While out on one of our trail walks, I paused to look at a dead bush while hubby and Max kept their usual pace. I dropped my pole, fished my cell phone out of my back pocket and pointed it in the direction of what had attracted me. First of all, I could only see myself in my Galaxy S2’s screen – I know noon is a bad time of day to take photos. But, we were there.
The original is pretty washed out as it was another June gloom day. Then I ran the shot through my new editing software. Just maybe you can see what I saw when I first spotted the bush. I like to call it “DYING OF THIRST.”
Then there is a very old tractor sitting on a bank in front of a ‘throw-back’ restaurant, a garden center with chickens running through it, a Mexican pottery place, a liquor store and guitar center. And, a place where migrant workers hang out hoping for some day labor.
Another fence along a paved trail behind a new development.
“Remote burglars” could use these three-dimensional models to “study the environment carefully and steal virtual objects [visible to the camera] … such as as financial documents [or] information on computer monitors,” the researchers reported.
New software uses smartphone camera for spying – Washington Times.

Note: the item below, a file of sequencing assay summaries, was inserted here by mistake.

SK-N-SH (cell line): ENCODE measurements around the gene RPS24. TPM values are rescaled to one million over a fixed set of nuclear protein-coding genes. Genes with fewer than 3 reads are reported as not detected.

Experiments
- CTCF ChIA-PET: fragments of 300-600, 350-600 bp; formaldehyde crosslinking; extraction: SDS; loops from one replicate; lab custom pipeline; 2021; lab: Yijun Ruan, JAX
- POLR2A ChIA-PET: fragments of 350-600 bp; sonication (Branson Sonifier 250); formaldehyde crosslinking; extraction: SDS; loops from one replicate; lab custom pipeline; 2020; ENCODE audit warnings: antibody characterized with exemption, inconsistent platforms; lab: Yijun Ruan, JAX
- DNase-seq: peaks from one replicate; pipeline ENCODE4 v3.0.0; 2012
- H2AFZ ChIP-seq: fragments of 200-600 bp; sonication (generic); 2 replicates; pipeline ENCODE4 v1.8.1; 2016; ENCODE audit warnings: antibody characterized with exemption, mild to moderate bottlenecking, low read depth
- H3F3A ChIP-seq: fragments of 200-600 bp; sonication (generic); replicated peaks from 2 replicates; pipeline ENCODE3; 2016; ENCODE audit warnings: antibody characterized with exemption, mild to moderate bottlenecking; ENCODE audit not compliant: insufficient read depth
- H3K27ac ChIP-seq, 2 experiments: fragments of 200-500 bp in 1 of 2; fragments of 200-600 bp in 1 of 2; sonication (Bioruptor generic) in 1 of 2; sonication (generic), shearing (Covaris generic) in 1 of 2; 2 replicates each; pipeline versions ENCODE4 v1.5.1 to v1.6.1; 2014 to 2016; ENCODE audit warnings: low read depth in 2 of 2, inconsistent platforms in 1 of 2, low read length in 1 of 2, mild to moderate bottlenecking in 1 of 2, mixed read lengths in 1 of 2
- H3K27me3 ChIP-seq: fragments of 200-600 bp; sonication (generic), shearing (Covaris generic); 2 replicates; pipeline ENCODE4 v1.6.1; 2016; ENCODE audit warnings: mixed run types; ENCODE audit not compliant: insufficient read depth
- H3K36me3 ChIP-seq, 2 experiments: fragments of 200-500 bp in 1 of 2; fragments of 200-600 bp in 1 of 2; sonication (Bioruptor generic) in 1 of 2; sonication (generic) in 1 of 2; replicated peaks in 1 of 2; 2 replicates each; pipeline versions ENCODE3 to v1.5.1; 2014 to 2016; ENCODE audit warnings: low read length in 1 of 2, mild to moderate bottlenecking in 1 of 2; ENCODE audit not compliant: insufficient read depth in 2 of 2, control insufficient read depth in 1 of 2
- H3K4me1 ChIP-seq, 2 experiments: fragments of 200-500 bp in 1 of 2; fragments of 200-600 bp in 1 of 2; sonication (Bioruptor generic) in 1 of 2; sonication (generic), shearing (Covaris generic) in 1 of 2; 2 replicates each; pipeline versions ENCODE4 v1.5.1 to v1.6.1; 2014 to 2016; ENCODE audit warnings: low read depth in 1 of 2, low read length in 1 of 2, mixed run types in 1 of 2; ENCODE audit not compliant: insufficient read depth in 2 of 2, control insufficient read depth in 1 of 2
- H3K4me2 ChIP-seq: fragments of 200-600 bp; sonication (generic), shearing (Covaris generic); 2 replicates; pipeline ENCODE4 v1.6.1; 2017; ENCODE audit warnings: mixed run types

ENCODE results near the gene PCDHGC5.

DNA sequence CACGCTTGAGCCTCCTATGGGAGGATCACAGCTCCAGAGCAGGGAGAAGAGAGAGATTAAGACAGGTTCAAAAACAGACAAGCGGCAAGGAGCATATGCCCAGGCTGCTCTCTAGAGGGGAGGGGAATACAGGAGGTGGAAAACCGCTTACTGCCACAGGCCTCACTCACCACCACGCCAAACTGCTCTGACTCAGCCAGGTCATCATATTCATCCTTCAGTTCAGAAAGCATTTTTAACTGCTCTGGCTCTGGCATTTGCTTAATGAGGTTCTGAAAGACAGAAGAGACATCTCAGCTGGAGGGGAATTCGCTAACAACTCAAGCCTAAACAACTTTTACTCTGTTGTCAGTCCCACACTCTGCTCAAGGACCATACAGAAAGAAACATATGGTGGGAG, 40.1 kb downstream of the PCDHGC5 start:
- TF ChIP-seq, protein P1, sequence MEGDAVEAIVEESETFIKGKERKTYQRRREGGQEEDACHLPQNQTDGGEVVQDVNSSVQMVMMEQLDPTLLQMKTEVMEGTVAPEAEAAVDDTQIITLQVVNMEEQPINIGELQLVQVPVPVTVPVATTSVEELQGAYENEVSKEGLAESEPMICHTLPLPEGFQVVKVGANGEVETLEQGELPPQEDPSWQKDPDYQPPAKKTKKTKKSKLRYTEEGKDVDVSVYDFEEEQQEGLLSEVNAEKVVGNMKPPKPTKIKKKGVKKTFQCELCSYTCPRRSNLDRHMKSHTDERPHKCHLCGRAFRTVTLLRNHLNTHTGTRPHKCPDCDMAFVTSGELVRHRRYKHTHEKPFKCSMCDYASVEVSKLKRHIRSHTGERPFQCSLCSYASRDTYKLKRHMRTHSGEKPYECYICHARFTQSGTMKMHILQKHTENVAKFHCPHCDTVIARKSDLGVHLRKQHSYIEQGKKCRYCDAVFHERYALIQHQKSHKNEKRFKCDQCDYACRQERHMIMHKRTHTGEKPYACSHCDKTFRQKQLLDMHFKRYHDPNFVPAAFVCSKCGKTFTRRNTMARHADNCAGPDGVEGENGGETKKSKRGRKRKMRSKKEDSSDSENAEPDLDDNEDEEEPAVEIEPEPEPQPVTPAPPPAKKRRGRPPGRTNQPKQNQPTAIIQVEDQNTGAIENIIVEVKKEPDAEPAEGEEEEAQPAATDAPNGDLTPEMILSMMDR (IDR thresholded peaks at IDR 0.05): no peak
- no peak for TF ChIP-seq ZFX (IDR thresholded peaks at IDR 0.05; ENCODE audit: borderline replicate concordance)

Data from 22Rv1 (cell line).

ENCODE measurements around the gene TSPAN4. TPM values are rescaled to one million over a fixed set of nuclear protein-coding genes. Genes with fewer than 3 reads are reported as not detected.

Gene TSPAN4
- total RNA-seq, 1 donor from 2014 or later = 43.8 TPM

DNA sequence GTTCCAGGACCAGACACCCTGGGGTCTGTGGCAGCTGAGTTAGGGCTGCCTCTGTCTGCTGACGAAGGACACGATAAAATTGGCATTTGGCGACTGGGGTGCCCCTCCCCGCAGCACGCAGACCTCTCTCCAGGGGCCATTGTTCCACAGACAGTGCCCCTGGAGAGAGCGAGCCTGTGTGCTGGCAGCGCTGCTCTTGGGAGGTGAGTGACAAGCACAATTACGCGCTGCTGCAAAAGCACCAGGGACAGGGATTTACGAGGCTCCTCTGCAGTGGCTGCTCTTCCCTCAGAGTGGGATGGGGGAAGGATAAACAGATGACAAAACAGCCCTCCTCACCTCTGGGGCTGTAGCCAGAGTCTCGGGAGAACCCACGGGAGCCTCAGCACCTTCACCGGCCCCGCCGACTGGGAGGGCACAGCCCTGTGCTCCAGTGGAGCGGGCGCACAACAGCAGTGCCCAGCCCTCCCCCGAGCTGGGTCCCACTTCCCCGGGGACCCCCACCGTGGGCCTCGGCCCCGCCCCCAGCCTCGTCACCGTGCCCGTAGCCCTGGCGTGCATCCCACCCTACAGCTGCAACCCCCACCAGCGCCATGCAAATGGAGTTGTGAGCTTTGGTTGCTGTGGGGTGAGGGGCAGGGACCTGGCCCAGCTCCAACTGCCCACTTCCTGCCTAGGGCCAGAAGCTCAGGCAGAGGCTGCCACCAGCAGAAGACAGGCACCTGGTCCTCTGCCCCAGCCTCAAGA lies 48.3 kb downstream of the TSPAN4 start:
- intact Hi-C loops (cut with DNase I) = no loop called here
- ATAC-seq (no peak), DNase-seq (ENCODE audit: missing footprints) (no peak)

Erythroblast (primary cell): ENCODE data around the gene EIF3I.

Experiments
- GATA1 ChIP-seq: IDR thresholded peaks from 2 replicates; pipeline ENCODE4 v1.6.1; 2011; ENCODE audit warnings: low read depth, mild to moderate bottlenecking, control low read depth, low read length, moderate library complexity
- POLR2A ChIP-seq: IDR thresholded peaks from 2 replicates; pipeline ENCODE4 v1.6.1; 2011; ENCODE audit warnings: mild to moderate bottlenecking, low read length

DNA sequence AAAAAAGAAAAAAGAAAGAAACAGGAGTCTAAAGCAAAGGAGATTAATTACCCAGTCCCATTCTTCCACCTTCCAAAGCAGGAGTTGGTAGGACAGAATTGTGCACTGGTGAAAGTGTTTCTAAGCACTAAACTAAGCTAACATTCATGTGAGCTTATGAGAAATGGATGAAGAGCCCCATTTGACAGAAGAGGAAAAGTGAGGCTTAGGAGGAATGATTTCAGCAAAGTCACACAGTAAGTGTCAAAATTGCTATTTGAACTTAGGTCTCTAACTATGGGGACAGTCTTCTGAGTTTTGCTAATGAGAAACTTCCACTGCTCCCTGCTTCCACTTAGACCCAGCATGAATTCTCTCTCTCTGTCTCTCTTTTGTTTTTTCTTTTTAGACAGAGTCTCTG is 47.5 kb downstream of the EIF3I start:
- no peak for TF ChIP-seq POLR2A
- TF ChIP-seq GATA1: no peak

Now the Smart phone has a fox in its henhouse.
MUST WATCH THIS VIDEO –
It was nearly noon, the sun much too bright to shoot. I wasn’t going to drag my camera gear with me, the dog park is covered with wood chips and not the most attractive backdrop. However, some small voice convinced me to at least bring the bag along. When we got there an older man was just entering with a darling little girl on his shoulders. I unlocked the car and pulled out my camera bag and sat next to this grandfather and child. She was a little shy at first. I set my bag next to me and complimented the child on her sparkly tennis shoes, she then told me that they light-up at night. I asked her if she had her dancing clothes on, no just her regular clothes.
As she warmed up to me, I asked if she wanted to know what was in my black bag, she did keep looking at it and I knew she was curious. Oh, by the way, they had no dog with them . . . just visiting the doggies there. She was only three and a half years old, her name is Addison, Addie for short.
I opened my bag and brought out the camera, popped on a filter and asked her if I could take her picture. Her grandfather thought that was very nice of me and so I snapped a few. She was a perfect little model, posing for me. I hope you enjoy this little beauty as much as I did.